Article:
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Jonathan Sacks

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Rabbi Lord Jonathan Sacks is an international religious leader, philosopher, and respected moral voice. The author of over 30 books, Rabbi Sacks has received multiple awards in recognition of his work including the 2016 Templeton Prize. He is the recipient of 18 honorary doctorates, was knighted by Her Majesty The Queen in 2005 and made a Life Peer, taking his seat in the House of Lords in October 2009. He served as the Chief Rabbi of the United Hebrew Congregations of the Commonwealth from 1991 to 2013. To read more writings and teachings by Lord Rabbi Jonathan Sacks, please visit www.rabbisacks.org.
Deuteronomy is the last act of the Jewish people’s drama before becoming a nation in its own land, and it forms the context of all that follows.
The paradox of Jewish history is that although a specific territory, the holy land, is at its heart, Jews have spent more time in exile than in Israel; more time longing for it than dwelling in it; more time travelling than arriving.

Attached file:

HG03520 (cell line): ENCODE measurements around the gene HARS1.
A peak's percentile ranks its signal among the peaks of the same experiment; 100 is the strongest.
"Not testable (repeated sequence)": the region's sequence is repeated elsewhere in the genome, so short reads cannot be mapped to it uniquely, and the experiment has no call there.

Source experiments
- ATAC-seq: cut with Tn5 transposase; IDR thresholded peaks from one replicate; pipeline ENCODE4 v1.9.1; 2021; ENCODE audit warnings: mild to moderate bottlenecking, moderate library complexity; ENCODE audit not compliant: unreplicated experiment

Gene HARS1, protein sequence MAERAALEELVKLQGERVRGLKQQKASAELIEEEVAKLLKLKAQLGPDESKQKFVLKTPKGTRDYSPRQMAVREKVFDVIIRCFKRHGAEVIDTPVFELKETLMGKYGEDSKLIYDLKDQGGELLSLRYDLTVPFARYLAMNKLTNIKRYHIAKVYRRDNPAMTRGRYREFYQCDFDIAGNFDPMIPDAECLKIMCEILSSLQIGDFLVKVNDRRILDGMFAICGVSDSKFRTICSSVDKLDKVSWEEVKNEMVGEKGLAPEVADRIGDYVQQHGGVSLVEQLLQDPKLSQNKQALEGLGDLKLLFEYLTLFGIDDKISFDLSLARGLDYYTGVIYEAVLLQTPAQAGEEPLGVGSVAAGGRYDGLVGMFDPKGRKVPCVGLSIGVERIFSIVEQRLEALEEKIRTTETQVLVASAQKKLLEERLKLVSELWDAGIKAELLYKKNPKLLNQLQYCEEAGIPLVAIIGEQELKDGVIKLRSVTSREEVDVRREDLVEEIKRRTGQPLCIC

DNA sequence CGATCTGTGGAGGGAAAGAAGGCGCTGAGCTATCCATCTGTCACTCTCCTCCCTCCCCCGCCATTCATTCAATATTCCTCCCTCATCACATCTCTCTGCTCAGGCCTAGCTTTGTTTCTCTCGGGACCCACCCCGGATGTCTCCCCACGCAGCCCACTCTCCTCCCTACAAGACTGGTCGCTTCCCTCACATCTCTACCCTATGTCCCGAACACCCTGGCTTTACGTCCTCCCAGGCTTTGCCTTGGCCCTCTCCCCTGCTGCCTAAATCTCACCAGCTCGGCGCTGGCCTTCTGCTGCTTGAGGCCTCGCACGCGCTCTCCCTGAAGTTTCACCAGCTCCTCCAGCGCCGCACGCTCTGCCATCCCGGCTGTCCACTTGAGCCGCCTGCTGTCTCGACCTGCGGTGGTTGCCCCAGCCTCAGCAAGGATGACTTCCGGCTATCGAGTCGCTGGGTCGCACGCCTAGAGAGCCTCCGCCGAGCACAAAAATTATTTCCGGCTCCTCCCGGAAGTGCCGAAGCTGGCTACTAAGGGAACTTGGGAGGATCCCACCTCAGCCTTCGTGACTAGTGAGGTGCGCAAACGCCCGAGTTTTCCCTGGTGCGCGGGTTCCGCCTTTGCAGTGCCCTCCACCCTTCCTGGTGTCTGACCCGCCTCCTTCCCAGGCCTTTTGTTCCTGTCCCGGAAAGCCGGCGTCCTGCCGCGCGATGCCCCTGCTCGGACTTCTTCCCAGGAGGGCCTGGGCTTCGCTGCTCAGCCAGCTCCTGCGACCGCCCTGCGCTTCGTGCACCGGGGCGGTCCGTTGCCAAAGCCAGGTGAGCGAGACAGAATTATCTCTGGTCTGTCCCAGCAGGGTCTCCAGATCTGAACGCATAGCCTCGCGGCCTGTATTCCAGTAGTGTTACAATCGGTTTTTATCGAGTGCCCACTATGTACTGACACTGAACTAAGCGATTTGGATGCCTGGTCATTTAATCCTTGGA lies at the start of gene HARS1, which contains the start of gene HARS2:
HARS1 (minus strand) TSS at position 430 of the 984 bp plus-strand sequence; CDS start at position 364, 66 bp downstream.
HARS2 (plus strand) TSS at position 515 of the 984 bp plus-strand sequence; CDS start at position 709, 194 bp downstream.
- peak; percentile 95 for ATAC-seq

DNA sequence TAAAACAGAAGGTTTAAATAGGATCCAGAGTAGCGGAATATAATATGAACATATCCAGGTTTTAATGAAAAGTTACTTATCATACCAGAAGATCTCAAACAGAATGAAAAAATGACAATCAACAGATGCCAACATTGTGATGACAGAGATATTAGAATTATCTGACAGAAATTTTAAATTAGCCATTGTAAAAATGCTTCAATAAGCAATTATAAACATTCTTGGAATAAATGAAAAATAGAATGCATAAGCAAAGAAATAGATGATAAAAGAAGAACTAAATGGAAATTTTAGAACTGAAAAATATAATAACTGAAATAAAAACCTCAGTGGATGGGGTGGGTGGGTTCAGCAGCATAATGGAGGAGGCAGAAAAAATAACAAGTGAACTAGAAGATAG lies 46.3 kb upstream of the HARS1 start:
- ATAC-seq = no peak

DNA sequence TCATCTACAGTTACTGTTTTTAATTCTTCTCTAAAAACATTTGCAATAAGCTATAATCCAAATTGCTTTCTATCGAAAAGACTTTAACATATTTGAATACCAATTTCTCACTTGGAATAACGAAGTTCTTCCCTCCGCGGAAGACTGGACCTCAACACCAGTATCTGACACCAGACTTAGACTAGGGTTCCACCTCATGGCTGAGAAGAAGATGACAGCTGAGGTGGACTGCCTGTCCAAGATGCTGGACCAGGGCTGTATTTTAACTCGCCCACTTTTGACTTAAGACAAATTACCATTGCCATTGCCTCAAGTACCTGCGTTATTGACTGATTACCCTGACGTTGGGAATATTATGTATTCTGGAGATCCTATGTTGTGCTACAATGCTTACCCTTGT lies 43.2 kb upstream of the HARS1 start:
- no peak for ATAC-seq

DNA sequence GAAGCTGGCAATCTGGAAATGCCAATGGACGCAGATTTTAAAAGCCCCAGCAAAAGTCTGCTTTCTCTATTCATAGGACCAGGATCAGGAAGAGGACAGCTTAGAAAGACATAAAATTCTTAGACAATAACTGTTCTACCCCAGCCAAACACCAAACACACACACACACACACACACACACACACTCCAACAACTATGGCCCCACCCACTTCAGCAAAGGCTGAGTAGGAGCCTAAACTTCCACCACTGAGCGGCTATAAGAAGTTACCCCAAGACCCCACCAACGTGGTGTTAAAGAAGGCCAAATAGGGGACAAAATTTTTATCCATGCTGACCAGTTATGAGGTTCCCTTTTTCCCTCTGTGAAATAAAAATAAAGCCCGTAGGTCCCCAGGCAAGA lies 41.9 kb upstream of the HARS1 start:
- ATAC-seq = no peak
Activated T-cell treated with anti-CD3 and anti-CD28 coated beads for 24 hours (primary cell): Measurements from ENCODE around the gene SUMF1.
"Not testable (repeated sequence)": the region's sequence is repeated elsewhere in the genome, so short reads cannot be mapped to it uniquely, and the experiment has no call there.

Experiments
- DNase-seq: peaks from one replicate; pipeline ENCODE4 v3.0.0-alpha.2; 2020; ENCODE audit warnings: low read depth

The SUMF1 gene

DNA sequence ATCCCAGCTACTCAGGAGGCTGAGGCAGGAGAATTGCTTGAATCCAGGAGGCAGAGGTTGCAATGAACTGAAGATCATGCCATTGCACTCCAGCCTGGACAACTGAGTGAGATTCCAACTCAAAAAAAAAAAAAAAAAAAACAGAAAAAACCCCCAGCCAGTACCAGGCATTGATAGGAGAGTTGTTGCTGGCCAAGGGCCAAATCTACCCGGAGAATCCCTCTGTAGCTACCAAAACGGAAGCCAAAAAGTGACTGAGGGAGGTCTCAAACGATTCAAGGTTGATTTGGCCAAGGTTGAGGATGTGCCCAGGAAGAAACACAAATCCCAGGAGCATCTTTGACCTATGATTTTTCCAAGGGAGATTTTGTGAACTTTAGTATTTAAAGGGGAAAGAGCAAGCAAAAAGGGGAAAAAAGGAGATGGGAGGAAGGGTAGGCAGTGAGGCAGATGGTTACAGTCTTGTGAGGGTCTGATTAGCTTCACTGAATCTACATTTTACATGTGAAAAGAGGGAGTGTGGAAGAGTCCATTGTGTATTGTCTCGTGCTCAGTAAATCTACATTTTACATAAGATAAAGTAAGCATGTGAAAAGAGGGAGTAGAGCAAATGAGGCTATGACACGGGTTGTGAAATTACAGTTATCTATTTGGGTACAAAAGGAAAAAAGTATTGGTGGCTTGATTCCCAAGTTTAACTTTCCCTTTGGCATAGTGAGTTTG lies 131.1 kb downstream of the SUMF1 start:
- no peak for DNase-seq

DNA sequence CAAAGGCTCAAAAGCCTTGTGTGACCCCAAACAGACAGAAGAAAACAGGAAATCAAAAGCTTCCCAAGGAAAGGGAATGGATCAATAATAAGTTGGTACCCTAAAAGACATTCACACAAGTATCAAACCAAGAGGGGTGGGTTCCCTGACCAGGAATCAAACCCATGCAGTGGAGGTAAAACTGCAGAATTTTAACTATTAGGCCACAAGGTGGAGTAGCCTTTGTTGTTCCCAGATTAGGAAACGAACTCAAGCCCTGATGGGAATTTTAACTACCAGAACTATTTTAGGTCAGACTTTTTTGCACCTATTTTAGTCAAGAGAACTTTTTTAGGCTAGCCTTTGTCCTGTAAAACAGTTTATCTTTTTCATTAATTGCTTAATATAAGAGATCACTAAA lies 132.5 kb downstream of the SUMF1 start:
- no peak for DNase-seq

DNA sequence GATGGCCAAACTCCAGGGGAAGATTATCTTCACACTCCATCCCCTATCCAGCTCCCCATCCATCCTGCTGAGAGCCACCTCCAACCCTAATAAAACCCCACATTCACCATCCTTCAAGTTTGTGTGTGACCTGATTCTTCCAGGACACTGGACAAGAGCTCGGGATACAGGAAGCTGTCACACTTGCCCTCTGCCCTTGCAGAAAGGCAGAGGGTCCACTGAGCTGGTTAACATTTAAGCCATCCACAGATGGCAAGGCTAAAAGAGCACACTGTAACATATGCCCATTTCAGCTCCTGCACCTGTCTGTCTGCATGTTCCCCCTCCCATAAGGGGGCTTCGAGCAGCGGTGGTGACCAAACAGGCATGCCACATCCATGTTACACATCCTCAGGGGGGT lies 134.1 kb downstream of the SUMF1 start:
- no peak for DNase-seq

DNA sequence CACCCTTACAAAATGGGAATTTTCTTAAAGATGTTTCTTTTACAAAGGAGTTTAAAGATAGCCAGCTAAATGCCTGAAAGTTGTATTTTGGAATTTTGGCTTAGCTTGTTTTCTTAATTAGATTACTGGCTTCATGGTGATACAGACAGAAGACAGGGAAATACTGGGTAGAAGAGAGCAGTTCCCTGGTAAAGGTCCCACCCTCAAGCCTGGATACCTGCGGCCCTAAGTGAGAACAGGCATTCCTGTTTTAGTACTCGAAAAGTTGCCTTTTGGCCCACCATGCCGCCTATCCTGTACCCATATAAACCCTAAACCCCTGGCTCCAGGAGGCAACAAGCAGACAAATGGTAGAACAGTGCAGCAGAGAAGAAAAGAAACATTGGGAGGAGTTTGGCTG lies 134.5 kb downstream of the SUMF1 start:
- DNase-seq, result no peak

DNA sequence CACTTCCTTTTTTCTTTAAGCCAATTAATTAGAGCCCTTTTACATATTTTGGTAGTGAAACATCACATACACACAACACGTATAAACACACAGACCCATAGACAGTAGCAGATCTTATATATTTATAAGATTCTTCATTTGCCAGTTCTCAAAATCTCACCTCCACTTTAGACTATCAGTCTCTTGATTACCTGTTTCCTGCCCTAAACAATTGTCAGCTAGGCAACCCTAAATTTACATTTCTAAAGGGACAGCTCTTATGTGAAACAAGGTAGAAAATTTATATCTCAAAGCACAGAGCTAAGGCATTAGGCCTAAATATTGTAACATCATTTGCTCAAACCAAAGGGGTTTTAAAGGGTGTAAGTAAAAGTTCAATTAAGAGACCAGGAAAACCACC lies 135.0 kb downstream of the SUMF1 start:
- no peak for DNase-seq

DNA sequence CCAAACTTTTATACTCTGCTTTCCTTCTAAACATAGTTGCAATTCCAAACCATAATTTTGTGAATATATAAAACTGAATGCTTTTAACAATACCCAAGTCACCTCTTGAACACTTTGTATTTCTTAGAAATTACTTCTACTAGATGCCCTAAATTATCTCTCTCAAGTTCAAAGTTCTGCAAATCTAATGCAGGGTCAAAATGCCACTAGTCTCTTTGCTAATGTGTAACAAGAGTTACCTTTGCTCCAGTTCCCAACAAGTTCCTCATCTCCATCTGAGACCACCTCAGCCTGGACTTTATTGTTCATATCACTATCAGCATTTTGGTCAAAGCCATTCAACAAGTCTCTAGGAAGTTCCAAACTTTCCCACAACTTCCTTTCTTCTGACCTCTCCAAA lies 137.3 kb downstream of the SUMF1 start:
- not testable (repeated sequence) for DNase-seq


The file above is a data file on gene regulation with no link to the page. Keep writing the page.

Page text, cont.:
Moses knew he was not fated to live long enough to cross the Jordan and enter the land. Who would be his successor? Did he have no thoughts on the matter?
Balaam is numbered by the rabbis as one of only four non-royals mentioned in the Tanach who are denied a share in the World to Come.2 Why then did G‑d choose that Israel be blessed by Balaam?
A special video tribute by Rabbi Lord Jonathan Sacks, former Chief Rabbi of Great Britain and the Commonwealth, on the occasion of the Rebbe's 25th yahrtzeit.
Why did Moses momentarily lose control? Why then? Why there? He had faced just this challenge before.
In such a conflict, what is at stake is not truth but power, and the result is that both sides suffer.
How could ten of the spies come back with a defeatist report?
There are, says Rabbi Soloveitchik, two ways in which people become a group – a community, society, or nation.
There are, it is sometimes said, no controlled experiments in history. Every society, every age, and every set of circumstances is unique. If so, there is no science of history. There are no universal rules to guide the destiny of nations. Yet this is not...
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